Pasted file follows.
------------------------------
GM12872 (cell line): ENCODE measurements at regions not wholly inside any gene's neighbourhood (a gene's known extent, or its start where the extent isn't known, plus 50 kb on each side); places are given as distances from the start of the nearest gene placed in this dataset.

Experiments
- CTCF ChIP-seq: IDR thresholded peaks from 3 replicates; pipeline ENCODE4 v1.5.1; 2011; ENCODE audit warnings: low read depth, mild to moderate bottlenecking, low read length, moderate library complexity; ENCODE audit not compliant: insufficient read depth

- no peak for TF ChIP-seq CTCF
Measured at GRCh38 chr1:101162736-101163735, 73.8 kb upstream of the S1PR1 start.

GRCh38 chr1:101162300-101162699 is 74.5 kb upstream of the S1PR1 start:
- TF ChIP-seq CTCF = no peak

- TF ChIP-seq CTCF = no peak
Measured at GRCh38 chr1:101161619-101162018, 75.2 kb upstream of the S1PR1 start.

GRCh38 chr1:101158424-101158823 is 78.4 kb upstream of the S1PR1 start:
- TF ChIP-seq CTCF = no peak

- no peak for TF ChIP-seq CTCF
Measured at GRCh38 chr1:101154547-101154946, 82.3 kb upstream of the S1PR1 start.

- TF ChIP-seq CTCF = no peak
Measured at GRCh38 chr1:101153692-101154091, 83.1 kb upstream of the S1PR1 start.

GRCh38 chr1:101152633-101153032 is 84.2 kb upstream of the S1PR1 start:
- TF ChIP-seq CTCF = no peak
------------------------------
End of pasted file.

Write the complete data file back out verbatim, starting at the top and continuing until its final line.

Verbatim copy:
GM12872 (cell line): ENCODE measurements at regions not wholly inside any gene's neighbourhood (a gene's known extent, or its start where the extent isn't known, plus 50 kb on each side); places are given as distances from the start of the nearest gene placed in this dataset.

Experiments
- CTCF ChIP-seq: IDR thresholded peaks from 3 replicates; pipeline ENCODE4 v1.5.1; 2011; ENCODE audit warnings: low read depth, mild to moderate bottlenecking, low read length, moderate library complexity; ENCODE audit not compliant: insufficient read depth

- no peak for TF ChIP-seq CTCF
Measured at GRCh38 chr1:101162736-101163735, 73.8 kb upstream of the S1PR1 start.

GRCh38 chr1:101162300-101162699 is 74.5 kb upstream of the S1PR1 start:
- TF ChIP-seq CTCF = no peak

- TF ChIP-seq CTCF = no peak
Measured at GRCh38 chr1:101161619-101162018, 75.2 kb upstream of the S1PR1 start.

GRCh38 chr1:101158424-101158823 is 78.4 kb upstream of the S1PR1 start:
- TF ChIP-seq CTCF = no peak

- no peak for TF ChIP-seq CTCF
Measured at GRCh38 chr1:101154547-101154946, 82.3 kb upstream of the S1PR1 start.

- TF ChIP-seq CTCF = no peak
Measured at GRCh38 chr1:101153692-101154091, 83.1 kb upstream of the S1PR1 start.

GRCh38 chr1:101152633-101153032 is 84.2 kb upstream of the S1PR1 start:
- TF ChIP-seq CTCF = no peak